causes of vitamin b12 deficiency

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Vitamin B12 Deficiency

In comparison to other water-soluble vitamins, vitamin B12 is not excreted in urine, but is stored in the liver, kidney and other body tissues. Hence, it

might be five to six years before a person actually develops a deficiency syndrome for vitamin B12. The general notion is that body stores do no exhaust

before several years.

The common symptoms of vitamin B12 deficiencies are excessive tiredness, breathlessness, listlessness, pallor and poor resistance to infection. Deficiency

also can lead to neurological changes such as numbness and tingling in the hands and feet. Other symptoms may include a reduced sensitivity to pain or

pressure, blurred vision, abnormal gait, sore tongue, menstrual disorders and poor concentration levels.

Rather than a dietary deficiency, a deficiency of vitamin B12 is generally associated with a malabsorption of it. In such a case, the stomach cannot produce

enough of a substance called intrinsic factor (IF), which is a prerequisite for vitamin B12 absorption. Such a condition, termed pernicious anemia, is an

autoimmune dysfunction, wherein the body's immune system attacks its own tissues. Vegetarians maybe at a risk for facing deficiencies caused by dietary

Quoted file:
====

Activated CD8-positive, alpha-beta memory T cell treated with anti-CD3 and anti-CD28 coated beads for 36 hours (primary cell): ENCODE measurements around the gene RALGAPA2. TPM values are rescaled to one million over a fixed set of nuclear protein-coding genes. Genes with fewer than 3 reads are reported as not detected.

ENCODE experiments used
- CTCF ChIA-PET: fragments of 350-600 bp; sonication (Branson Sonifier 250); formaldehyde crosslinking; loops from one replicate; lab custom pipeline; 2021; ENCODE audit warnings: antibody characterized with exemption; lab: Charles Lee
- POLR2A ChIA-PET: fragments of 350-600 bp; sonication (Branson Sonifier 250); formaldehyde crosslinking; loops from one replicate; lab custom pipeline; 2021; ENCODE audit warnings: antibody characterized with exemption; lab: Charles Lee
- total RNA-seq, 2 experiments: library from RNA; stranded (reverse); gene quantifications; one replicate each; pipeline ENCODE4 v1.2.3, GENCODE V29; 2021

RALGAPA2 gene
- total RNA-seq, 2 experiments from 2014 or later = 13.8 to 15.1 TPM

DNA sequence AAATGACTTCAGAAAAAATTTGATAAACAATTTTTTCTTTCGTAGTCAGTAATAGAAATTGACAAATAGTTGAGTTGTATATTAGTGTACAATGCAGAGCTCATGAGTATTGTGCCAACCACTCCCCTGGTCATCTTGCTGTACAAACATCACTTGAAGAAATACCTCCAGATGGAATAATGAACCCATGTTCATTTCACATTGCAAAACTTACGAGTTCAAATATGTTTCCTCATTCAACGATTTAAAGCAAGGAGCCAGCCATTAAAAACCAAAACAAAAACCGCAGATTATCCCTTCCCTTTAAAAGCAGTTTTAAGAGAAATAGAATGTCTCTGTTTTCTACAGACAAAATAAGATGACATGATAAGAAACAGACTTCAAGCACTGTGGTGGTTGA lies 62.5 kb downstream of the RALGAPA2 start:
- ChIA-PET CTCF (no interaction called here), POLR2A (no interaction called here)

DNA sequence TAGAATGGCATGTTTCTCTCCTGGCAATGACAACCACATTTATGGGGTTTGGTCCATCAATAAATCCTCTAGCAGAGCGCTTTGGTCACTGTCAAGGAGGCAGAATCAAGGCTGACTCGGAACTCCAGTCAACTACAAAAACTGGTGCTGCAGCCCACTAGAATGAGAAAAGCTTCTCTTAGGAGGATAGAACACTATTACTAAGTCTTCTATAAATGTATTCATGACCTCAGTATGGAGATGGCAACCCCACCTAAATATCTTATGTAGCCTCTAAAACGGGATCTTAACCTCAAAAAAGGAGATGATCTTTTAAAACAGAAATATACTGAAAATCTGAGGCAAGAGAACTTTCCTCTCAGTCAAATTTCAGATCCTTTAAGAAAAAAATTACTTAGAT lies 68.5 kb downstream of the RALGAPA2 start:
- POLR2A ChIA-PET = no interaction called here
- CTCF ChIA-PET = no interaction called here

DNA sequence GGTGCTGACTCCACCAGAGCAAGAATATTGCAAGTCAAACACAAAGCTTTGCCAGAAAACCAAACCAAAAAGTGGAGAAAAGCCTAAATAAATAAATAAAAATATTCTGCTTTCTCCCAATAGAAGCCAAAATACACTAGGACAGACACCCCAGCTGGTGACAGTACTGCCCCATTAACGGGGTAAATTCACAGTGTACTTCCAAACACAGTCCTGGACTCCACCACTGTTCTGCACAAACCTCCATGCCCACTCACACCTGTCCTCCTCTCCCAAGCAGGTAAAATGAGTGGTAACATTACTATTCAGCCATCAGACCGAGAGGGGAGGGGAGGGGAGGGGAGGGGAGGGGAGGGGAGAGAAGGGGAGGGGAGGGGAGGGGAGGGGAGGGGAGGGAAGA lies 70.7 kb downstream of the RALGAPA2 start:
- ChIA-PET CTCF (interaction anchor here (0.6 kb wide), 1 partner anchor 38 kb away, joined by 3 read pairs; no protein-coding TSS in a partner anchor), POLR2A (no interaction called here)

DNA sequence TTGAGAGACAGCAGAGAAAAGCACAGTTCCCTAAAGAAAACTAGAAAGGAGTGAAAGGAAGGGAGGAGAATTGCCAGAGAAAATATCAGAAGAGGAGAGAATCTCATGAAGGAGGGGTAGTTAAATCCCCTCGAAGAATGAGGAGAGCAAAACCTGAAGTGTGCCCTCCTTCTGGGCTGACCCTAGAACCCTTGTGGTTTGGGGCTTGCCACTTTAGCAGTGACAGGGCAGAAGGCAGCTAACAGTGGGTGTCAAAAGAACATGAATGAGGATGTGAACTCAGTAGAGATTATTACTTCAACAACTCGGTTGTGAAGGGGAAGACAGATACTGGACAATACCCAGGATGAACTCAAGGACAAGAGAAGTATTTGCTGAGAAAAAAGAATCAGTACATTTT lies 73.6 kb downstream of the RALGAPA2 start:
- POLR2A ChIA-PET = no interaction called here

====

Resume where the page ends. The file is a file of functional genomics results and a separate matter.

reasons, since the only confirmed source for vitamin B12 intake is the animal source.

Vitamin B12 is essential for the formation of red blood cells, and a short supply of it causes anemia. A deficiency in Vitamin B12 also results in the

disruption of DNA production, and as a result, abnormal cells called megaloblasts occur, leading to megaloblastic anemia.

Vitamin B12 deficiency is also linked with several neurological and psychological disorders. A lack of cobalamin results in cognitive decline, nerve

degeneration and irreversible neurological damage particularly for adults above fifty. Breast-fed infants of women who follow strict vegetarian diets have

very limited reserves of this vitamin, and if undetected, vitamin B12 deficiency in infants can result in permanent neurological damage. Depression,

dementia and Alzheimer's disease are also caused due to a shortage of vitamin B12.

Other effects of deficiency might be asthma, AIDS, multiple sclerosis, tinnitus, diabetic neuropathy and low sperm counts. Ataxia (shaky movements and

unsteady gait), muscle weakness, spasticity, incontinence, hypotension, vision problems, psychoses, and mood disturbances are the other disorders that have

recently been linked to possible vitamin B12 deficiencies. Women with breast cancer tend to have lower vitamin B12 levels in their blood serum.

The causes for vitamin B12 deficiency could be liver damage caused by excess alcohol intake, gastrectomy (i.e. the surgical removal of part or all of the

stomach or removal of the ileum, a section of the intestine) and a poor functioning of the pancreas. Infection with Helicobacter pylori, a common cause of

atrophic gastritis and ulcers, can also contribute to adult vitamin B12 deficiency.

Vitamins comprise only a tiny portion of the food one eats, but a lack of these essential micronutrients in one's diet could result in serious deficiency,

which if not cured could endanger one's life.

Vitamin B 12 [] provides detailed information on Vitamin B 12, Vitamin B 12 Creams, Vitamin B 12 Deficiency, Vitamin B 12

Injections and more. Vitamin B 12 is affiliated with Topical Vitamin C.

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forkfantasy said...

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Yasintha said...

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